Embattled department store chain Sears Corp. filed for bankruptcy protection early Monday morning with plans to present a restructuring proposal to a judge later that day. Eddie Lampert stepped down as CEO but remains chairman of the board and will use his hedge fund, ESL Investments, to provide further bankruptcy financing on top of the $1.875 billion already lined up by the company. Lampert is also considering bidding for a large portion of the company’s stores and its Kenmore brand through an auction.
Sears Corp. met with investors last week who pushed the retailer to liquidate ahead of Monday’s $134 million loan repayment deadline. The company had already said it would not be able to find the cash and Lampert said he would not finance the loan payment through ESL.
Greenhaven Road Capital commentary for the third quarter ended September 30, 2022. Q3 2022 hedge fund letters, conferences and more Dear Fellow Investors, The Fund is enduring its worst drawdown since inception. We were down again in the third quarter, bringing year -to-date returns to approximately -59%. Returns vary by . . . SORRY! This Read More
What we'll be watching for this week
- Will Aberdeen Total shareholders vote in favor of Saba Capital’s proposal to declassify the board?
- Will Origin Energy’s concerned shareholders be successful in their attempt to insert a clause in the Australian company’s constitution?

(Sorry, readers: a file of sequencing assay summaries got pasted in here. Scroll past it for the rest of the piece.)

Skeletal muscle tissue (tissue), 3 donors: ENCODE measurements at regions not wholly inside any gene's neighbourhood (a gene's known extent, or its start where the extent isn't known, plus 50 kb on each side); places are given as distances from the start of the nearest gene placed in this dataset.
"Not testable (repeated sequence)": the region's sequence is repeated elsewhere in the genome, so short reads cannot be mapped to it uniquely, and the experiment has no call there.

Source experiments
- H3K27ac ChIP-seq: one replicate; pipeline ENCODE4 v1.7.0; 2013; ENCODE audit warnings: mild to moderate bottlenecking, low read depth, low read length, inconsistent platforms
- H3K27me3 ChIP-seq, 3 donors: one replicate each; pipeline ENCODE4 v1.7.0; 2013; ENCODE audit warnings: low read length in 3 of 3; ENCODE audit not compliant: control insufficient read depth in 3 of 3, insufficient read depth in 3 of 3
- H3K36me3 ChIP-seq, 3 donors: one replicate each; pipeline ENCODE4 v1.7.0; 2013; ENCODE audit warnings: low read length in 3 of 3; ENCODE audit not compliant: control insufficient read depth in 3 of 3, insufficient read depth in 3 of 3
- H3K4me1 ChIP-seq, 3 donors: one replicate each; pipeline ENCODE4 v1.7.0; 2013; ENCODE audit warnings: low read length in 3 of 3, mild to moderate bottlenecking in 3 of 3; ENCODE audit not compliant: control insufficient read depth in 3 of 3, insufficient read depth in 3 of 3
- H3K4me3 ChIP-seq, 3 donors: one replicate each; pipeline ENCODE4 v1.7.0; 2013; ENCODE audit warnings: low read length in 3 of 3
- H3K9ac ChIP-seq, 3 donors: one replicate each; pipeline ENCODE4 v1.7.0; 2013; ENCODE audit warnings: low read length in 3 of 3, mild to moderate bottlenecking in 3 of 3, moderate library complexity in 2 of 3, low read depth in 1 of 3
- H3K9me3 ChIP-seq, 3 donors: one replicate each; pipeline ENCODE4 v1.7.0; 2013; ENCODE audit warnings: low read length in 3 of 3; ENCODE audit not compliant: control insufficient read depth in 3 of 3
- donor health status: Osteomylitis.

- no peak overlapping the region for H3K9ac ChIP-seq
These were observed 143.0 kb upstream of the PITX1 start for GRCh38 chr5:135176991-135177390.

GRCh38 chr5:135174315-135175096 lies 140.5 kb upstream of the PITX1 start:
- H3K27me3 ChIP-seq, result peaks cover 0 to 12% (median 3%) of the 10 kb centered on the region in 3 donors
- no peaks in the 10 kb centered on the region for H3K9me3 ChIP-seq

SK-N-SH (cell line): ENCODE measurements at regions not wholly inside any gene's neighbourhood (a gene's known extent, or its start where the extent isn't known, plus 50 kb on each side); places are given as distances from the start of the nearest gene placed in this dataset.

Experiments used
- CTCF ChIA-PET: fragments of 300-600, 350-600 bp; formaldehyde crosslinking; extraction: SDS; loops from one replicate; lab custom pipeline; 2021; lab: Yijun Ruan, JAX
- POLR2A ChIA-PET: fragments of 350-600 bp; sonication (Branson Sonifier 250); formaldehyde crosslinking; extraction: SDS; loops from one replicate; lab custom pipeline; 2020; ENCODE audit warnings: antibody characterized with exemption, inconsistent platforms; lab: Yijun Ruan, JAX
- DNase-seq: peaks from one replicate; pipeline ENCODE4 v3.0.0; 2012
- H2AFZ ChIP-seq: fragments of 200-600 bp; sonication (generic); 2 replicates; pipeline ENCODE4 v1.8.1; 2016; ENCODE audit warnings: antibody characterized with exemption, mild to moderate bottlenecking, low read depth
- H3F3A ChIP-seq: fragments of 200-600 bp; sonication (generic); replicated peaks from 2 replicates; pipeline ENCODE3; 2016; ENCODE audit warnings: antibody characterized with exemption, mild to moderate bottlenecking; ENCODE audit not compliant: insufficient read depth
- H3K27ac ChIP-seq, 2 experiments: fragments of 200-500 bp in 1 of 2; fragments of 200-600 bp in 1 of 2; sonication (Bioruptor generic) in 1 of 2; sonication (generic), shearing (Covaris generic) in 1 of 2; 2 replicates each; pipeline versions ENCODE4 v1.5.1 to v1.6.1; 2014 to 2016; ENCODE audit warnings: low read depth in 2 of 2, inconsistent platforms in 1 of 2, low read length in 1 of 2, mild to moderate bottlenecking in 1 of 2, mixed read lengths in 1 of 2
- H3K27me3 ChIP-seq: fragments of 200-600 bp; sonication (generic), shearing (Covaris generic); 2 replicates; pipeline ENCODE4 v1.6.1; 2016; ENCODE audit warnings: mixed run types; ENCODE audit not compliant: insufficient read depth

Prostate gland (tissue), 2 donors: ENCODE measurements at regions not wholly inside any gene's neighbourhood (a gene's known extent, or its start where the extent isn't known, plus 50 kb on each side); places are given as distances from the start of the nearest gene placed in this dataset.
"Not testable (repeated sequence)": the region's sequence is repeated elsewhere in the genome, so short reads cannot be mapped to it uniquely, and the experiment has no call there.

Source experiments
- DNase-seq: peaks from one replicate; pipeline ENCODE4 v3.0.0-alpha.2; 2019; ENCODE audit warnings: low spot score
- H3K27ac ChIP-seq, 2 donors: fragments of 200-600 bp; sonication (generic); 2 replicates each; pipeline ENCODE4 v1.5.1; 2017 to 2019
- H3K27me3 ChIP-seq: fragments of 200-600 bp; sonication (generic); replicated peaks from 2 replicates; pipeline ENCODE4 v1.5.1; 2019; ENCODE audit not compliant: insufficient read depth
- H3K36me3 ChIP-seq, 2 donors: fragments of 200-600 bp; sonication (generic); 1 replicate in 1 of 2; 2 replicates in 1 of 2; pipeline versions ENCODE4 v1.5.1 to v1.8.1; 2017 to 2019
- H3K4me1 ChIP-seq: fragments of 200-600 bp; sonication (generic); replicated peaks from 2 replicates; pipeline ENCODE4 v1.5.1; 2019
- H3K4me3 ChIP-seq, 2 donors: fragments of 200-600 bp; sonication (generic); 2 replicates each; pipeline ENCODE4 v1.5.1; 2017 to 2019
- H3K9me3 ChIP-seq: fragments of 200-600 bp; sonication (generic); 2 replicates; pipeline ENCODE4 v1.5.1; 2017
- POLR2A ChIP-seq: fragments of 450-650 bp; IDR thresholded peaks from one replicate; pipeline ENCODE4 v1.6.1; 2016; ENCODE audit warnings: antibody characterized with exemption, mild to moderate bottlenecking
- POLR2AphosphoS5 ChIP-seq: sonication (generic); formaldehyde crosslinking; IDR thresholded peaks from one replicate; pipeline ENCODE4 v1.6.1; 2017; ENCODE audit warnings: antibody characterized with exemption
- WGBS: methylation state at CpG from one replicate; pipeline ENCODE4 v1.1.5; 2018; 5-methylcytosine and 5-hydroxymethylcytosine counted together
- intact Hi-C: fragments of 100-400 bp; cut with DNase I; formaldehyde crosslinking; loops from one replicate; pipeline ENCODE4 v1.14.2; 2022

- Will Japanese insurance firm Dai-Chi respond to activist investor Argyle Street Management’s demands to sell its large stock portfolio and launch share buybacks?
Activist shorts update
Research firm Boatman Capital shorted Babcock International on Monday, criticizing the company for hiding poor performance and accusing the executives of damaging the company’s future. The first-time short seller also said that the engineering firm has poor relations with its key clients, including the U.K.’s Ministry of Defence, due to delays and will most likely be subject to penalties and cost increases.
Boatman also said that the firm is facing heightened scrutiny, particularly following the collapse of peer construction giant Carillion, at the beginning of the year. According to Boatman, Babcock is a much better company but could be subject to increased costs, revenue pressure, and declining margins.
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Chart of the week
The number of public activist demands at U.S.-based companies that were M&A-related between January 1 and October 12 in respective years.